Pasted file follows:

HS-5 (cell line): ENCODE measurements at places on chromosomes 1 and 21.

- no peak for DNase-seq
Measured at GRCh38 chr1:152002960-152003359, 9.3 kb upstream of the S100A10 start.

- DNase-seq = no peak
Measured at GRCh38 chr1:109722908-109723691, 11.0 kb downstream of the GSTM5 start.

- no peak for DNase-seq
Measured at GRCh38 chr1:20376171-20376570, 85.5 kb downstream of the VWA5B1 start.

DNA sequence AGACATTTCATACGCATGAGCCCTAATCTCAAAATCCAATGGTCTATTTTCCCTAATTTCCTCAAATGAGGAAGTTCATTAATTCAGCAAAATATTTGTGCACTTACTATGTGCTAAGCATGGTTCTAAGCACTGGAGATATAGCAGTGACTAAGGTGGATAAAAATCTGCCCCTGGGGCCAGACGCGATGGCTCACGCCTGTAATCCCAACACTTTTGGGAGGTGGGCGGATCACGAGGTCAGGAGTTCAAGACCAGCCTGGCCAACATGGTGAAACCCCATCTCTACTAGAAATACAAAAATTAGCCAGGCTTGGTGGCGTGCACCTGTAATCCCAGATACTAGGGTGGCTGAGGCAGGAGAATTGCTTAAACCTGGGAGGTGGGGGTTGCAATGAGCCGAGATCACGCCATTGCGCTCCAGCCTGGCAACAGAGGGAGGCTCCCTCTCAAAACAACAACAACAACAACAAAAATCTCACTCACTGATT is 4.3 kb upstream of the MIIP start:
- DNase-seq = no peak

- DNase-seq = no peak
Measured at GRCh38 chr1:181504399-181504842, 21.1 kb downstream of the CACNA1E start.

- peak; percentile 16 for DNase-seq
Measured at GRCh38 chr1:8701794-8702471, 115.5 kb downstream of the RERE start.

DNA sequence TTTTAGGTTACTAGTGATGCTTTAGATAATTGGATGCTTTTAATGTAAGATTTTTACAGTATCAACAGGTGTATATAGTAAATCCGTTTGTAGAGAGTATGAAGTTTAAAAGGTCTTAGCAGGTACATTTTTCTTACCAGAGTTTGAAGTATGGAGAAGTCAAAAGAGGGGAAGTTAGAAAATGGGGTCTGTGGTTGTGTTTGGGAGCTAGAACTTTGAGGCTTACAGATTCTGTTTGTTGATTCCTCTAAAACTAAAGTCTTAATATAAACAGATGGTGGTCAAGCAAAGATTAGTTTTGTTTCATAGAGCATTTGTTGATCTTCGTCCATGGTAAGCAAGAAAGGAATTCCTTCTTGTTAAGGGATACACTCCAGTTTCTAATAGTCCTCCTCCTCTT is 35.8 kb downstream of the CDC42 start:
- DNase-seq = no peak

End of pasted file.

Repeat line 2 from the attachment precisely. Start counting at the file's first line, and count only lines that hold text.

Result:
- no peak for DNase-seq